The Ellen G. White Letters and Manuscripts: Volume 1


Introductory Articles

Series Introduction

For millions of readers Ellen G. White is best known through her published works, works that include such spiritual classics as The Desire of Ages and Steps to Christ. The latter volume has circulated in the tens of millions and has been translated into more than 165 languages since it was first published in 1892. But what is not as well known is that much of the writing in both Steps to Christ and The Desire of Ages originated in letters of heart-stirring appeal to real people who were the beneficiaries of Ellen White's evangelistic fervor. Sentences that many have committed to memory because of their faith-inspiring insights were first penned in the context of personal letters providing hope, encouragement, and timely counsel. 1EGWLM 11.1

Today we benefit from the works Ellen White produced over the course of her 70-year ministry in which she preserved the core themes of her messages. In addition, compilations published by the Ellen G. White Estate, as she called for in her will, provide a rich spectrum of topical instruction. But in the nineteenth and early twentieth centuries, Ellen White's contemporaries also benefited from interacting with her through correspondence, speaking appointments, and visitation. 1EGWLM 11.2

Ellen White was more than an author. She was a wife, a mother, an evangelist, a much-sought-after counselor. She had relatives to care for, homes to keep in order, gardens to tend, and bills to pay. She experienced the miserable ailments common to an age predating central heating, air-conditioning, and over-the-counter pain relievers. She traveled for days in cramped, tobacco-smoke-filled railroad cars, which was arguably better than traveling for weeks by horse-drawn carriage. And she knew the life-shattering pain of losing a spouse and two children to sickness and death. 1EGWLM 11.3

But Ellen White did not live in only a three-dimensional world. The call she received at age 17 compelled her to view every aspect of life in the fuller light of eternity. This is why she agreed to speak to eager audiences when she didn't know if she could stand on her feet, why she wrote letters at 2:00 in the morning, and why public criticism and personal rebuffs did not induce her to hold back or water down her testimonies. 1EGWLM 11.4

Ellen White's letters and manuscripts give us more than a window into the daily life of a remarkable nineteenth-century female author and religious leader. Those who are convinced of the genuineness of her prophetic claims find in these unpublished writings insights and principles that continue to speak to our generation, even though the original historical setting must guide our interpretation and application (see the introductory article “Interpreting Ellen G. White's Letters and Manuscripts”). 1EGWLM 11.5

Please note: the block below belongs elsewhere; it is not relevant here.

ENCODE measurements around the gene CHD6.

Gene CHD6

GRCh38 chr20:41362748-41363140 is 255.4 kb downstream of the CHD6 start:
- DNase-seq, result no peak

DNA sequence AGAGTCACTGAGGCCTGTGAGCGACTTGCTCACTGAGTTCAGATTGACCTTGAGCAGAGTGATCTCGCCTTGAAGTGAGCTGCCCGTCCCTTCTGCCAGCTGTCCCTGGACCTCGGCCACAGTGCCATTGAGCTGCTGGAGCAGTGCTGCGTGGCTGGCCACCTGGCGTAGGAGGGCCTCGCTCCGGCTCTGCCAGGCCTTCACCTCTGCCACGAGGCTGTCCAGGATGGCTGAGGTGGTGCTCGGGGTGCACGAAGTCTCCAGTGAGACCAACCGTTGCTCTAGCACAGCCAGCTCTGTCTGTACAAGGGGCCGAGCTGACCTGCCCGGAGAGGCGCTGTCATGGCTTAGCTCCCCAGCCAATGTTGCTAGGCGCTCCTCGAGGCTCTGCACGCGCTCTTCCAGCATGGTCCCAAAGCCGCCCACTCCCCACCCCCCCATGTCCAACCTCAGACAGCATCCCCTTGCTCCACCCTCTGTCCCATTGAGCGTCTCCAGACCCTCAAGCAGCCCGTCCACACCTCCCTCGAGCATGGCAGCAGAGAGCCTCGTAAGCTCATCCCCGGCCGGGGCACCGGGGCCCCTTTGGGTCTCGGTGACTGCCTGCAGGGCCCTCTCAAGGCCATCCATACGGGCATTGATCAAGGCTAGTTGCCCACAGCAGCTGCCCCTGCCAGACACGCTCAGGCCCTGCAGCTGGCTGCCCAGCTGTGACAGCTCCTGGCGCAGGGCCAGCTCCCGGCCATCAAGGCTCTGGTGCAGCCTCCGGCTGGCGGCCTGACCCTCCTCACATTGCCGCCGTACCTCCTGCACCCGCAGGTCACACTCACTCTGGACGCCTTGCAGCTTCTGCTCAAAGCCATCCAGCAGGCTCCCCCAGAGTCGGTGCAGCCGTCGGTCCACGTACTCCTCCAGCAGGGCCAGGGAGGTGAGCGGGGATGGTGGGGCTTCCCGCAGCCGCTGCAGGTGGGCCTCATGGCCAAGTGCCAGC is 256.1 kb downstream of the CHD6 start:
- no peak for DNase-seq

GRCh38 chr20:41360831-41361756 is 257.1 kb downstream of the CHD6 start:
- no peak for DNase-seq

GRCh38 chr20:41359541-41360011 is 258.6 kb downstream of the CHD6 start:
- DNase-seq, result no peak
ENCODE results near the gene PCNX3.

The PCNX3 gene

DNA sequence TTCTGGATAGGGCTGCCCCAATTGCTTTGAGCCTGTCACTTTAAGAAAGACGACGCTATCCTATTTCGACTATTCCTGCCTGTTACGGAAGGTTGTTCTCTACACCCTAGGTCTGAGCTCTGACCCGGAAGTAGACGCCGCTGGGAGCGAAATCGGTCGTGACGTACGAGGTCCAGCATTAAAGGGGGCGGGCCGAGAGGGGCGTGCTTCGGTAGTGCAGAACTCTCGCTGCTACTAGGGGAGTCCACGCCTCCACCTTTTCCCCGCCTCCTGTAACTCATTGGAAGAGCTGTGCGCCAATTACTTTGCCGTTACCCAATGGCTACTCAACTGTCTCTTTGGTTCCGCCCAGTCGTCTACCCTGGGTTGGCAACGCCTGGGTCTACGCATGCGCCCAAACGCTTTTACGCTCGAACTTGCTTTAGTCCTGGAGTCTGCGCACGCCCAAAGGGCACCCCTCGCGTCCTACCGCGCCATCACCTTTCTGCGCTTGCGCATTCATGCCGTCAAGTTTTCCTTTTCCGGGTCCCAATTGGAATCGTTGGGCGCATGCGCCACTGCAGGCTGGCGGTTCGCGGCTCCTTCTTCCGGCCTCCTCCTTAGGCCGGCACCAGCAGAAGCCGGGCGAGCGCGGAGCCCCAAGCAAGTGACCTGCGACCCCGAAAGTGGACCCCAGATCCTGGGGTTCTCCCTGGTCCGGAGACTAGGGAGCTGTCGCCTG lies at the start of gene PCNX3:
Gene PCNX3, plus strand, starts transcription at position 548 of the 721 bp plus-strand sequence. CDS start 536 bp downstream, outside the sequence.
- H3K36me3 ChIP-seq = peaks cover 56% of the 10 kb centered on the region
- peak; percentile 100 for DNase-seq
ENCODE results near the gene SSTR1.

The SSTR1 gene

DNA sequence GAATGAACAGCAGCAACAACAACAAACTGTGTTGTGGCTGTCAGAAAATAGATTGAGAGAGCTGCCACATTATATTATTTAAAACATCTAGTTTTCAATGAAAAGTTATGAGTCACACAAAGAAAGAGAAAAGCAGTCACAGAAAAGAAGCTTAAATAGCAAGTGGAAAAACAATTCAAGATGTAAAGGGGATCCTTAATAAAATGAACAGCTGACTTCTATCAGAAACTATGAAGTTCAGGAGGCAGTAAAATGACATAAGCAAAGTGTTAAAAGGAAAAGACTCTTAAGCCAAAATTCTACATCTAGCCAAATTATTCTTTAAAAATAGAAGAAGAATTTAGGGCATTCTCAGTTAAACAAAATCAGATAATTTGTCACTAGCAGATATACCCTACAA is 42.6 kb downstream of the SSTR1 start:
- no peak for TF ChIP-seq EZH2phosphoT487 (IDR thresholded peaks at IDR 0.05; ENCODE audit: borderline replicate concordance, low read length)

This series marks the first effort to publish in chronological order all of Ellen White's previously unpublished writings. Many thousands of pages have been published in various research papers, books, and compilations, but these have been topical selections. Nor have they previously appeared with historical annotations providing the reader with basic information about the persons addressed and issues raised. It is a monumental task, but like all long journeys, it can be completed only if we make a beginning. 1EGWLM 12.1

An Annotation Supervisory Committee appointed by the White Estate trustees provided guidance and set the parameters for the project. The chief annotator for the pre-1860 documents was Roland Karlman, who, until undertaking this project, served as the director of the Ellen G. White Seventh-day Adventist Research Center at Newbold College, Bracknell, Berkshire, England. The final manuscript also reflects the suggestions of specialists in Adventist history and Ellen White studies in particular, with special thanks to Denis Fortin, George Knight, Jud Lake, Allan Lindsay, Jerry Moon, and Alberto Timm, in addition to the members of the supervisory committee. 1EGWLM 12.2

It is the hope and desire of the Ellen G. White Estate that the publication of these unique materials will give a greater insight into the life of this phenomenal woman, and that readers will hear and follow the same Spirit who impelled her to commit a lifetime of service to our Lord. 1EGWLM 12.3

The Trustees of the Ellen G. White Estate
James R. Nix, President